Implementing Video for Your Marketing Strategy
Everywhere you look these days, you see live video. Everyone from congressmen to celebrities to this six-foot-tall baby can be found streaming live on social media sites such as Facebook, YouTube and Twitter/Periscope.
Facebook CEO Mark Zuckerberg says he is “obsessed” with live video and believes it to be the future. The facts support that assertion. Facebook Live videos are watched three times longer than prerecorded videos. Although, typically, two-thirds or more of those viewers won’t end up watching live but will instead watch the archived stream. The takeaway from that stat is to always remember to save and post your video when the live broadcast ends.
Today, live streaming is easier, cheaper, faster and more effective than ever before, but how can you use this new technology for your law firm? Here are several ways that you can begin to incorporate live video into your marketing mix.
Rethink press conferences and firm announcements: Recently, Jim Jarrell, director of marketing and practice development at Stark & Stark, used Facebook Live as one leg of a press conference to announce that the firm was filing the first e-cigarette liability case in New Jersey. To date, the Facebook Live video from the press conference has received more than 7,000 views, and three months after the press conference they had nearly tripled the number of their e-cigarette cases.
Share the experience of events and conferences: Live streaming from an event or conference is a great way to engage attendees and allow those who could not be there to participate. LMA demonstrated this recently at the 2017 LMA Annual Conference in Las Vegas. LMA livestreamed regular reports from around the conference in the exhibit hall and at social and networking events. There were several episodes of talk-show-style interviews with conference presenters, influencers and LMA leaders. This live coverage provided a deeper conference dive to those who were in attendance, and also offered those who could not physically attend a chance to experience a slice of the conference – virtually.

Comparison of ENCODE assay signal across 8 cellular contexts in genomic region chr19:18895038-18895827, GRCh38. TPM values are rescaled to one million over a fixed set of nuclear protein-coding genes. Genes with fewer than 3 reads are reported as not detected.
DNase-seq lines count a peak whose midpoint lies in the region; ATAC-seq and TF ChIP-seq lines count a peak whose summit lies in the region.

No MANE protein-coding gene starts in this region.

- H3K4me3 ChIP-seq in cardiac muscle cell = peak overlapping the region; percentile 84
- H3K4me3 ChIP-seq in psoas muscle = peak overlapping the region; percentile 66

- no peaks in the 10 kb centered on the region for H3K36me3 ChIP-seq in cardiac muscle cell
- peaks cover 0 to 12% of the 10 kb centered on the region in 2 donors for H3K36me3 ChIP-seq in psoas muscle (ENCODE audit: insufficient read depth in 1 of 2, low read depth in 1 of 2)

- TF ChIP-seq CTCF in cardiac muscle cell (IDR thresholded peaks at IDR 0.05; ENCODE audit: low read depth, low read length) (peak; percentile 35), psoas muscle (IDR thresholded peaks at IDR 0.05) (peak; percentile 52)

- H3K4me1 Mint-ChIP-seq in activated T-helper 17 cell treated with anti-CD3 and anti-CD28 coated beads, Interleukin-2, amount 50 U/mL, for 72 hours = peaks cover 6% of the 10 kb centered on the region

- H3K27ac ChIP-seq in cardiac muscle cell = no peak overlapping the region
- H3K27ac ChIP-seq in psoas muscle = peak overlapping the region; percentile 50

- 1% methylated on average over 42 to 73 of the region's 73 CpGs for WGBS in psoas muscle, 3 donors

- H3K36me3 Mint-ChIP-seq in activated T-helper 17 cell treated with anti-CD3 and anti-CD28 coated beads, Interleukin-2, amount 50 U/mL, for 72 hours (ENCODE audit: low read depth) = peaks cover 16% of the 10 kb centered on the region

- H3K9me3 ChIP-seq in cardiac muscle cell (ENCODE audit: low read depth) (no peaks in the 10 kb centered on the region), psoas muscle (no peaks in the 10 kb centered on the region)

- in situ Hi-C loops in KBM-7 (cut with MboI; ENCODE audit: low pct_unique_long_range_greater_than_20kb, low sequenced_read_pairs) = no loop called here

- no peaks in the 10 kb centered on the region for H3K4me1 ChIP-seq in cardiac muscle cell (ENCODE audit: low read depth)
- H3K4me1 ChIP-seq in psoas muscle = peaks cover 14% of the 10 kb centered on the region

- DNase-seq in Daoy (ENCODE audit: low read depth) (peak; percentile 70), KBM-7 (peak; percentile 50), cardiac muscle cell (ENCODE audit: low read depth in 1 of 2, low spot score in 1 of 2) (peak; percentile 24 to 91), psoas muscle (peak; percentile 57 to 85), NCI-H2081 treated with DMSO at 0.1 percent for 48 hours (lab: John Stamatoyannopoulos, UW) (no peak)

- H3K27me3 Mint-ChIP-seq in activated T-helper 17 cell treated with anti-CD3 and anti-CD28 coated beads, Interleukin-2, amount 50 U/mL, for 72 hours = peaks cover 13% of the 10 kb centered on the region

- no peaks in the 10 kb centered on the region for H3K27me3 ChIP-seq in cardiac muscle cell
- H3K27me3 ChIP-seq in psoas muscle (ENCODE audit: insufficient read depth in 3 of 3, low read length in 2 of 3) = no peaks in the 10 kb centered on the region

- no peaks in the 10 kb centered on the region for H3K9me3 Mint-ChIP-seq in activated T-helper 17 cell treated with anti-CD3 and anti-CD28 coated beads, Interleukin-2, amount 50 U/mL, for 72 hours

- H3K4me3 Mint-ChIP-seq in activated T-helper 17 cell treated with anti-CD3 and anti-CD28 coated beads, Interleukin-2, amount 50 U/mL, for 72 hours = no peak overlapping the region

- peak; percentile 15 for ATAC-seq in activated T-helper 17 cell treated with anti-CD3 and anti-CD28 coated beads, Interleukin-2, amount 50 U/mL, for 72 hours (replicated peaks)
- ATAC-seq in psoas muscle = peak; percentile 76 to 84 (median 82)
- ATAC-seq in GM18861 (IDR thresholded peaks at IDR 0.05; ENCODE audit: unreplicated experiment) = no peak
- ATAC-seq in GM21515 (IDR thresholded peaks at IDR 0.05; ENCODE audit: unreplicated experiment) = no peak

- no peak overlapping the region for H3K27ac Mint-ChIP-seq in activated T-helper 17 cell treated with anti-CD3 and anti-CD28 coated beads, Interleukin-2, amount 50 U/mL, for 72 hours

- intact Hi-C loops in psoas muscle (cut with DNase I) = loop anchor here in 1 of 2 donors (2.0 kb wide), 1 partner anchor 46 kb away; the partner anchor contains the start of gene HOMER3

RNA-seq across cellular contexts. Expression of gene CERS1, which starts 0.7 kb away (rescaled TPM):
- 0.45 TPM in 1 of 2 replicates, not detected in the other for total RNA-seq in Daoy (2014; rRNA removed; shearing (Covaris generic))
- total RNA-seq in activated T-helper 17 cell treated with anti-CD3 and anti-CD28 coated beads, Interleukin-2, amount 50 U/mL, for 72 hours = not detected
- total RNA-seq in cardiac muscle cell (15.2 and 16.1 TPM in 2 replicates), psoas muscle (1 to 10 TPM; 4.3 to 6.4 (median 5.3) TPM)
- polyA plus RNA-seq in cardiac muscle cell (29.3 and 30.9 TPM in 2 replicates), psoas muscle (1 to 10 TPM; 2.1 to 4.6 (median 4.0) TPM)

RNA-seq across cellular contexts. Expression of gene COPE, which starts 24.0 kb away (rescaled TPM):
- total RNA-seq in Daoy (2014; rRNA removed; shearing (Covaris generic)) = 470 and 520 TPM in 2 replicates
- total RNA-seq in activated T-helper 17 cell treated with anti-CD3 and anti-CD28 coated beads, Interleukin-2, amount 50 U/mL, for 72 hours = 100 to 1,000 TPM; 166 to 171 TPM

Broadcast your firm’s seminars and educational programs: Reach a wider audience by broadcasting activities such as seminars and other educational programs to your firm’s followers. One way to make the live stream experience more engaging for those joining in virtually is to have a dedicated person responding to comments being posted during the live broadcast. One step further would be to answer questions from your online audience live during the Q&A. And don’t forget to extend the coverage from the live stream by sending a link to the archived video to your mailing list. You have the opportunity to capture the attention of many more clients and prospects after the live recording ends.
Instantly respond to news and current events: Help cement your firm as a thought leader in a particular vertical by having one of your attorneys react with instant commentary and discussion of the legal issues revolving around a breaking news story. The ability to react quickly on a story breaking will help grow your online followers – and hopefully your book of business too. Here again, it would be advantageous to have a person knowledgeable on the topic logged in to respond to comments and questions received live.
Hold virtual “town halls” on a specific topic or practice area: By holding a live Q&A session about a specific topic or practice area, your firm can increase its stature and gain loyalty by being a trusted resource. Be careful, however, of the pitfalls of offering free legal advice; be sure to let your audience know that the broadcast is for educational purposes only.
These are just a few ways you can begin to take advantage of livestreaming for your law firm. As this technology develops, more opportunities will arise. Before you know it, you might even find yourself wondering how you ever got along without it.
Rob Kates, executive producer at Kates Media, is an active member of both the LMA Northeast Region and the LMA Mid-Atlantic Regions. Having grown up the son and grandson of attorneys, he has gained a unique understanding of their personalities and now enjoys helping lawyers and law firms tell their stories with video.